Today I want to highlight the work of my former PhD student and always-colleague, Matthias Heyne. Matthias is currently a Postdoctoral Research Associate in the Department of Speech, Language and Hearing Sciences at Boston University (more specifically, the Speech Neuroscience Laboratory, PI Prof. Frank Guenther).
Matthias has done amazing research into the relationship between native language and trombone play style. To quote him, Matthias’ “research explores the relationship of referential and non-referential forms of communication, such as language and (instrumental) music, respectively.”
Matthias and I have published an overview of visualization research in how people play brass instruments. In addition, Matthias and I helped improve the way we analyze tongue contour shapes, and most recently, Matthias Heyne, Xuan Wang, myself, Kieran Dorreen, and Kevin Watson published an article demonstrating that /r/ production in non-rhotic New Zealand English follows many of the patterns found in the rhotic North American English.
Over the next year you can expect many more publications from Matthias, demonstrating the relationship between both acoustics and articulation of Tongan and English vowels and tongue position in steady-state trombone notes. Expect research into diffusion MRI to follow as Matthias will be adding brain imagery research to his repertoire.
Matthias is an excellent new researcher, and I expect great things from him throughout a long career. I am very proud to have had him as a PhD student, and to continue working and publishing with him.
Christopher Carignan, Wei-rong Chen, Muawiyath Shujau, Catherine T. Best, and I recently published an article about our new 3D-printable ultrasound transducer stabilizer (probe holder).
Ultrasound tongue imaging of speech requires the imaging probe to remain stable throughout data collection. Previous solutions to this stabilization problem have often been too cumbersome and/or expensive for wide-spread use. Our solution improves upon previous designs in both functionality and comfort, while also representing the first free and open-source 3D printable headset for both academic and clinical applications of ultrasound tongue imaging.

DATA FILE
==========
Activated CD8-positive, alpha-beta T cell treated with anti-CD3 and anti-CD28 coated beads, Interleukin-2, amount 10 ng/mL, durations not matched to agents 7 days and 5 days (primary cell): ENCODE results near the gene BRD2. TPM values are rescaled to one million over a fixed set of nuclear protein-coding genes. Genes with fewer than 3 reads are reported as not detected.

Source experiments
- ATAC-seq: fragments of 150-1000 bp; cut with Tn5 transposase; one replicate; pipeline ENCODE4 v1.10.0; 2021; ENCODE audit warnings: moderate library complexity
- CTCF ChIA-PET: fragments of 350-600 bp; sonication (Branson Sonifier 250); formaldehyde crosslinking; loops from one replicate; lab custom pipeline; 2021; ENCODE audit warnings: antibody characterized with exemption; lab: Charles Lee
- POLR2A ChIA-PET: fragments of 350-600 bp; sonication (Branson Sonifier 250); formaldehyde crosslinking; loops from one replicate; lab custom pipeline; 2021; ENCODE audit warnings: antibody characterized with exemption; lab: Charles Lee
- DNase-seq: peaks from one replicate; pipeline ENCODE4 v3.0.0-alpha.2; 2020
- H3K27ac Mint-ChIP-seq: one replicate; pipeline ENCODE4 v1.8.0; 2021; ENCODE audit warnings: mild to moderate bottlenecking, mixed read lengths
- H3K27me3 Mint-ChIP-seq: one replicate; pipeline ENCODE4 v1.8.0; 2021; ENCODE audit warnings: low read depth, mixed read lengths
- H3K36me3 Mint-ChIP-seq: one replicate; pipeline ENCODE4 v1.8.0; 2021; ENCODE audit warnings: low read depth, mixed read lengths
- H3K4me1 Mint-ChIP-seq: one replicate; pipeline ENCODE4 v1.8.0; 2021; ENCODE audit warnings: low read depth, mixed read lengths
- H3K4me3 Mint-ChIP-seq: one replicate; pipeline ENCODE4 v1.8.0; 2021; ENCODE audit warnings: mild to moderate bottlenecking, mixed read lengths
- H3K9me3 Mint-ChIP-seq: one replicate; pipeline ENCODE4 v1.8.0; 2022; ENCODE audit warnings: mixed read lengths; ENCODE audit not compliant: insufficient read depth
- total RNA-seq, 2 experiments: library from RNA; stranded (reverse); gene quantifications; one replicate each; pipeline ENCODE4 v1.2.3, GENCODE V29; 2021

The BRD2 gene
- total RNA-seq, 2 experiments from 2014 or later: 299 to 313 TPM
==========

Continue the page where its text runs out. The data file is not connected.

The non-metallic design permits the simultaneous collection of ultrasound and electromagnetic articulometry. For clinicians, the headset eliminates the need for holding the imaging probe manually, allowing them to interact with patients in an unencumbered way.
The printable materials we provided work for midsaggital imaging of the tongue using a few select ultrasound transducers like the Logiq E 8C-RS and the Telemed transducers for Articulate Instruments systems, but can be modified easily to allow for other probes, or for coronal tongue imaging.
The system costs from $200 (for a 100 micron print) to $600 USD (for a 20 micron print) in materials to produce, making it quite affordable. It is also very comfortable compared to most stabilization systems, and is accurate to within about 2mm of motion in any direction, and 2 degrees of rotation in any direction. More details can be found in the article documenting the system.
Here is an image of the system, fully assembled and worn: